Executives are concerned about their ability to deliver value propositions that satisfy employees and a subsequent inability to retain and recruit talent, according to Gartner’s report. Talent risks topped pandemic-related concerns, including supply chain disruptions and inflationary pressures, according to the survey of 254 senior executives across industry and geography, conducted in 4Q21.
“Talent risks are particularly concerning to executives because they are being driven by multiple root causes,” said Matt Shinkman, VP with the Gartner Risk and Audit Practice. “High levels of voluntary unemployment and new expectations among the workforce are fueling an already hot labor market.”
Talent risks concerns are high
Organizations continue to struggle with questions related to a timeline for returning employees to the office and developing new working models, including remote and hybrid, to satisfy their workforce. The potential consequences of an inadequate talent strategy this year could lead to multiple organizational disruptions.
A historically high quits rate indicates that employees are willing to pursue better value propositions, particularly related to flexibility and pay. Constant turnover can lead to a degradation of workplace culture and loss of institutional knowledge. Finally, organizations may also face a lack of skilled workers to deliver on strategic initiatives, such as digital transformation, if unable to attract and retain high potential employees.
“The positive aspect of talent risk is that organizations have more direct ability to influence positive outcomes than many other types of risks they face,” said Shinkman. “By focusing on innovating their workforce management of hybrid and remote workers, offering employees more flexibility when possible, and expanding their recruitment approaches, organizations can develop a competitive talent strategy that meets the challenges of the moment.”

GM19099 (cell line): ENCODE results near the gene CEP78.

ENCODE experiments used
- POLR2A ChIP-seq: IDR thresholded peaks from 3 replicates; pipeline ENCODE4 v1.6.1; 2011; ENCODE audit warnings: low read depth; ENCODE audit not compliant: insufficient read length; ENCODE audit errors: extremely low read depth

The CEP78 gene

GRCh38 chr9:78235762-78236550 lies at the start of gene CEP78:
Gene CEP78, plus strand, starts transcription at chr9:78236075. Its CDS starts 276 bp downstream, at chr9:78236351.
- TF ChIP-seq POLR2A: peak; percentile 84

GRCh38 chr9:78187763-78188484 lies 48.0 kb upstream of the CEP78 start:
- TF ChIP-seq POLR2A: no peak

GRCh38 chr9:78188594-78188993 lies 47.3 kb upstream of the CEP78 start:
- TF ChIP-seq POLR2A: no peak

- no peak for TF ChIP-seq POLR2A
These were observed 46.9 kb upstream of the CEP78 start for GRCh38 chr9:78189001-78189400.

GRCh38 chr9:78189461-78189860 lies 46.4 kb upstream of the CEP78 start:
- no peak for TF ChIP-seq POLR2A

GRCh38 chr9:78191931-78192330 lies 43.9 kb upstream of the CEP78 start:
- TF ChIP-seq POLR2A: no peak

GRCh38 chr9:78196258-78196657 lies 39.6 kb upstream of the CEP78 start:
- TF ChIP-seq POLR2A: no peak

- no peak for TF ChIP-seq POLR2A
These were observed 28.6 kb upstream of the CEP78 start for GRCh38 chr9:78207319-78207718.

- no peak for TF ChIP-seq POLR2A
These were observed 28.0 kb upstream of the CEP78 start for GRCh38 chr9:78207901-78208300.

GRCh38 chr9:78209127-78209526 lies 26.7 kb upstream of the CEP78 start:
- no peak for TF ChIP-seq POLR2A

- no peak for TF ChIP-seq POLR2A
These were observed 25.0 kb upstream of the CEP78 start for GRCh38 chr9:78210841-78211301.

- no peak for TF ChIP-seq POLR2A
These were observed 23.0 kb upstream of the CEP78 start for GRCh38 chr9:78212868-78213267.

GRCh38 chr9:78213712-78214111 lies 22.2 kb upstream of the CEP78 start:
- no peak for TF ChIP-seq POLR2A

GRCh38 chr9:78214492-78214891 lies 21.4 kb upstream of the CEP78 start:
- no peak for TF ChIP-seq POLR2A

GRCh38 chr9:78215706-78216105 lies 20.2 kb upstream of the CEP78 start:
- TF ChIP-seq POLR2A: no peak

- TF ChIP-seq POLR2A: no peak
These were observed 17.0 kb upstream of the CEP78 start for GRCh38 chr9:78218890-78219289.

Supply chain disruptions, inflationary pressures persist
Supply chain disruptions have a been a persistent concern for executives over recent quarters. Executives continue to express concerns about rising costs and supplier contraction because of a fragile and stressed global supply chain. They also face loss of market share to competitors with more robust distribution or the ability to procure goods at lower prices.
“Persistent supply chain issues have helped push broader inflationary concerns to the forefront of executives’ minds,” Shinkman said. “Constrained supply is meeting heightened demand in many sectors, threatening organizations with a loss of labor, goods and materials to competitors willing to pay a higher price. If above-trend inflationary pressures persist, market share consolidation by the largest firms, as well as the threat of a broader economic cooldown, could become tangible risks this year.”